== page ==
With state mandates taking effect, it was a year of planning for what the town will look like with more housing units. A proposal to allow the development of outdoor community gathering spaces of the Town Center area closely divided residents. With vaccinations against COVID-19 rolled out and new equipment for recording and streaming, government meetings began to take place in person in Woodside for the first time in a year in a half.
Passed by just a handful of votes in November, Measure A, allows for expanded use of two residentially zoned parcels. After the votes were tallied, a town resolution surfaced showing that the land along the Ca?ada and Woodside roads intersection, known as Ca?ada Corners and owned by George Roberts of Roberts Market, had been placed under an open space conservation easement.
The Roberts have not brought a plan to the Town Council yet, but the council can choose not enforce an easement (or amend it), if members deem it to be for the public good.
State housing allocations and other development
Town officials also began to kick off planning for the housing element. Woodside faces significant increases in the number of units they're required to designate for development by the state (from 62 units in the last cycle to 328 units in the 2023-31 Regional Housing Needs Allocation). They also addressed increased development that will result from Senate Bill 9, which allows homeowners in single-family zones to split their lots and build up to four housing units. SB 9 requires local agencies to grant ministerial approval to certain lot splits and up to two units on each resulting lot, with 4-foot minimum side and rear setbacks.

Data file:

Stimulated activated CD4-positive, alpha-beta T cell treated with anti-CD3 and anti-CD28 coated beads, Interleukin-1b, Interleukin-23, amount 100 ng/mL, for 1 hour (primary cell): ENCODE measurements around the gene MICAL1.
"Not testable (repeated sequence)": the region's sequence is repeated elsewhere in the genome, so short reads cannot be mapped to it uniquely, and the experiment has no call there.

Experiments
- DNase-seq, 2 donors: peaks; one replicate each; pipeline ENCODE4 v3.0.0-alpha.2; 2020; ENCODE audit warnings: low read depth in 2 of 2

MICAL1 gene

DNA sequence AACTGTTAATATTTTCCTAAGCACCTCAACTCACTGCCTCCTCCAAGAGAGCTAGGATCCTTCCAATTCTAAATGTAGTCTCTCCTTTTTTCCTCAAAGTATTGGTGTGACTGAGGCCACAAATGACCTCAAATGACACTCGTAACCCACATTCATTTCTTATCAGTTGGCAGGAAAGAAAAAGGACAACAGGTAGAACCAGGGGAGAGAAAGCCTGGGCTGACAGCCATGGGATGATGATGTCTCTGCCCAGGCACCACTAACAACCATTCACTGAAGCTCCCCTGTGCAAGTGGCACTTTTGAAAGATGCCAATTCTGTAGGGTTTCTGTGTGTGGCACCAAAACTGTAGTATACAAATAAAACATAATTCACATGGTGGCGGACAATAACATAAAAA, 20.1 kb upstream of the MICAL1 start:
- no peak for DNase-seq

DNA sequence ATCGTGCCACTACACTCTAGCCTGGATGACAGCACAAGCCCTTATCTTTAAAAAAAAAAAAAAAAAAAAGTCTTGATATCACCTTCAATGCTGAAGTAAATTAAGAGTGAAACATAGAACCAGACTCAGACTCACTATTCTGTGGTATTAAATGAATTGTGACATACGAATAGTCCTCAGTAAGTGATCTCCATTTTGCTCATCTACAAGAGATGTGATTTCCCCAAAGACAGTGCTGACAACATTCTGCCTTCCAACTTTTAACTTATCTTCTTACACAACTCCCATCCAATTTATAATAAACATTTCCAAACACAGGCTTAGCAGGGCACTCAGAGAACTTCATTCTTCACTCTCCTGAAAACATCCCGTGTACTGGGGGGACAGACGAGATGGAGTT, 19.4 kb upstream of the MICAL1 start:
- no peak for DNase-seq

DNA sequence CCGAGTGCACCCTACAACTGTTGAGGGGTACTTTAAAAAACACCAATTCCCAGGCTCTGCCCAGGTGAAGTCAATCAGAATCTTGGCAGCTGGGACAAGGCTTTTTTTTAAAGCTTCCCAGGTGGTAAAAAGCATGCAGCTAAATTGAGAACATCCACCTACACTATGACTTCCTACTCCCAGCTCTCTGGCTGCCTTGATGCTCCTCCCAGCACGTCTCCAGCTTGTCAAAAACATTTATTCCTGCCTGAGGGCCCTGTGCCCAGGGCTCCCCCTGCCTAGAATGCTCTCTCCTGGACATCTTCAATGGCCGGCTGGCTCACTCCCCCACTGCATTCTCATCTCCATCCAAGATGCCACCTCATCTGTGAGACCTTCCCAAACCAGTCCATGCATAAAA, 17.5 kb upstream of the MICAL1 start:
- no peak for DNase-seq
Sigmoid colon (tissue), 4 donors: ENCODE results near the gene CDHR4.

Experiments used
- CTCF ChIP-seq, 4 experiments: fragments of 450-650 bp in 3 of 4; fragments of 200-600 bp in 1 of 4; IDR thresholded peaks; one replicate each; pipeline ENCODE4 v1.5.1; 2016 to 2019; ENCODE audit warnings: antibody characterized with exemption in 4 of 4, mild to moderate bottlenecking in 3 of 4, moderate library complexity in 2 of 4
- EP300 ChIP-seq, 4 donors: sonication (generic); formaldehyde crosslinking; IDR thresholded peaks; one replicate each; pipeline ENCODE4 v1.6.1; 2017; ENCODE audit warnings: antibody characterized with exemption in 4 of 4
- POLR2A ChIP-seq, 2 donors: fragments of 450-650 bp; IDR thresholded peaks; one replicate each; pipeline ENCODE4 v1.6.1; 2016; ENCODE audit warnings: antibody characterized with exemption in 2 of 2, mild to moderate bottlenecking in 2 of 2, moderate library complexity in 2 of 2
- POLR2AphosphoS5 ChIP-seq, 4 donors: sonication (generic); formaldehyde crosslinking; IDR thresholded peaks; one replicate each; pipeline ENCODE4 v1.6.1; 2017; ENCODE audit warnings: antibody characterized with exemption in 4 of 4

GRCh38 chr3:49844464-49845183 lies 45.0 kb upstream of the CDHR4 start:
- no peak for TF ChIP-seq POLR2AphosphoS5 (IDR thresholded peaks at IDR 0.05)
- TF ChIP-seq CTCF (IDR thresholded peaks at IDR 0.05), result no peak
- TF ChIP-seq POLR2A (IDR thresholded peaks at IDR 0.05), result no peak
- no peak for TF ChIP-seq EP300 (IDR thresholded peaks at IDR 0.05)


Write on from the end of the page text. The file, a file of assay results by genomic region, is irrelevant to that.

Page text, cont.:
The Town Council and other residents expressed concerns about preserving the town's "rural character" and not increasing wildfire risk with building.
Woodside council members adopted a resolution stating they "feel strongly" that state housing legislation deprives towns of their abilities to meet the needs of their communities.
Town Hall reopened.
In September, the Town Council began meeting in person for the first time since March 2020. The council welcomed audience members both in Council Chambers and over Zoom.
Construction workers completed the $2 million rebuilding of the aging Portola Road bridge. A new Jewish organization for Woodside and Portola Valley opened its doors to residents in the spring, saying there was a void in Jewish services in the area.
Woodside's population increased by only 0.4% — to 7,188 people — from 2010 to 2020, according to the latest census data.